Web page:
Newspaper article The Evening Standard (London, England)

Surrey Play Generation Game in a Bid to Find the Winning Habit Again; Surrey Keys: Experienced Campaigners Mark Ramprakash ( Left) and Pedro Collins ( Right) Will Be Vital for the Team's County Championship Bid, While Another Veteran, Chris Lewis ( above), Is on Board to Play in the Twenty Cf Ce Cup

Newspaper article The Evening Standard (London, England)

Surrey Play Generation Game in a Bid to Find the Winning Habit Again; Surrey Keys: Experienced Campaigners Mark Ramprakash ( Left) and Pedro Collins ( Right) Will Be Vital for the Team's County Championship Bid, While Another Veteran, Chris Lewis ( above), Is on Board to Play in the Twenty Cf Ce Cup

Article excerpt

Byline: DAVID LLOYD

TWENTY20 may be the f lavour of the month in India. But the realprospect of launching a championship challenge after too many seasons ofunder-achievement is what will quicken pulses for Surrey and their supportersthis week.

The 120-year-old blue riband event of domestic cricketworth a less than mind-boggling [pounds sterling]100,000 to the top dogs in 2008remains the prize that tops most wish lists. And Surrey believe they can mounta real challenge this time, starting tomorrow against Andrew Flintoff 'sLancashire at The Oval.

Since capturing the title twice (2000 and 2002) in three seasons, the countywho made winning trophies a habit have not only failed to land a meaningfulblow in the oldest competition but also suffered the pain of relegation in2005.

For much of last summer the 'R' word was again being uttered around The Oval.But after losing their opening three championship matches, and failing to winany of the first seven, they finished with three victories and an unbeaten runof 10 games to take fourth place and raise hopes for a new campaign.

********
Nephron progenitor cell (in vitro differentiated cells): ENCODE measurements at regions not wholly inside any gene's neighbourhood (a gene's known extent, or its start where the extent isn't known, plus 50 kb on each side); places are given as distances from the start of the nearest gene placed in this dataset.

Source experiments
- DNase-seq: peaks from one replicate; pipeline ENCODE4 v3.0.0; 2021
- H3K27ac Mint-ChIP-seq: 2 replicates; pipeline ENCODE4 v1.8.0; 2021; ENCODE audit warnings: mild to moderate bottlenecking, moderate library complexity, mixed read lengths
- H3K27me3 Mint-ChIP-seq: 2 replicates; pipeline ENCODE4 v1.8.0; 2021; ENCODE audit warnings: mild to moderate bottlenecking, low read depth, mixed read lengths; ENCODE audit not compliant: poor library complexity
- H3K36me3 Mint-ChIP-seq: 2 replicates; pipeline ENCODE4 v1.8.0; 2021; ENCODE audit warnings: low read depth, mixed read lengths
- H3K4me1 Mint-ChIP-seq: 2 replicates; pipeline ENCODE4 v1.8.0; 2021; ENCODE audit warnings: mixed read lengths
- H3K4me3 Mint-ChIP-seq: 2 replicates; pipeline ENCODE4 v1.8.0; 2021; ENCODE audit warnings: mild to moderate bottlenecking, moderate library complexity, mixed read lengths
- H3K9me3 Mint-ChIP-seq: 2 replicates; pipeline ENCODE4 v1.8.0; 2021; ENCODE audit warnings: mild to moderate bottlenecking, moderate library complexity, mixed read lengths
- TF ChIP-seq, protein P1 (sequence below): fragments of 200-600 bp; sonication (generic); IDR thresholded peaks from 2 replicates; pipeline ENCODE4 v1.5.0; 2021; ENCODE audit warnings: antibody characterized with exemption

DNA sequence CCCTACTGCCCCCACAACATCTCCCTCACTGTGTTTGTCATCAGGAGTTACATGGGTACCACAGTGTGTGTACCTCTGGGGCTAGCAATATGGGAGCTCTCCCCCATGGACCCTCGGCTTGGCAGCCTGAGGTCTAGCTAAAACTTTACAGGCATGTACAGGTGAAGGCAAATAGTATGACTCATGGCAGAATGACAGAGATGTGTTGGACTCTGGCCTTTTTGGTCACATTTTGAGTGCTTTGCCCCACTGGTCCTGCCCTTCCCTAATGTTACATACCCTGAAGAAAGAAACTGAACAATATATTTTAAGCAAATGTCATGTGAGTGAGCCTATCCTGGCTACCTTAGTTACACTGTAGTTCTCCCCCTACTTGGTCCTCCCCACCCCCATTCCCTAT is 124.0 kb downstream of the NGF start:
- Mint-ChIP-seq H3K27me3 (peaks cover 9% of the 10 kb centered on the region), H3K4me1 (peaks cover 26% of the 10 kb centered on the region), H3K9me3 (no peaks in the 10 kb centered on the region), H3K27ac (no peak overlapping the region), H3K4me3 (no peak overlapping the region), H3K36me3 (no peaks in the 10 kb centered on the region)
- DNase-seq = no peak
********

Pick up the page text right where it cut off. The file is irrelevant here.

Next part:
"The important thing is to recapture the spirit and the quality of cricket weshowed at the end of last summer," said head coach Alan Butcher. "We startedlast season abysmally and had we played only averagely well in the first halfwe may have been in contention for the title.

"It's in our hands to try to make sure we start this season as well as wefinished the last one. I do believe we have depth to do that, and we certainlyhave a huge desire." It has been all change at The Oval in recent months. Goneare familiar faces such as Ian Salisbury, Rikki Clarke, Azhar Mahmood and NayanDoshi while in have come the (brief ly) former England batsman Usman Afzaal,experienced West Indian paceman Pedro Collins and, after a short stay withSussex, old spin favourite Saqlain Mushtaq.

Oh, and purely with Twenty20 in mind, the county's former all-rounder ChrisLewis, now 40 but apparently fighting fit, is back in the fold.

For the first time in a while, then, Surrey look to have the right blend offreshness and experience to mount not only a championship challenge but to becompetitive in all four competitions.

But if April promise is to be fulfilled later in the season then one suspectstwo players at opposite ends of the career line will need to blow hotthroughout.

Mark 'Mr Amazing' Ramprakash dominated Surrey's batting to an even greaterextent in 2007 than he had the previous year, again averaging 100 inchampionship cricket (the first player to do that in consecutive seasons) butlast summer scoring more than 30 per cent of the team's runs.

At 38, Ramprakash shows no signs of slowing downand should be an inspiration for 19-year-old Chris Jordan. In five matchestowards the end of last term, the Dulwich College, Barbadosborn youngsterwho, before long, may have to choose between playing for West Indies or Englandtook 20 championship wickets with his nippy pace bowling and hinted at realtalent with the bat. …

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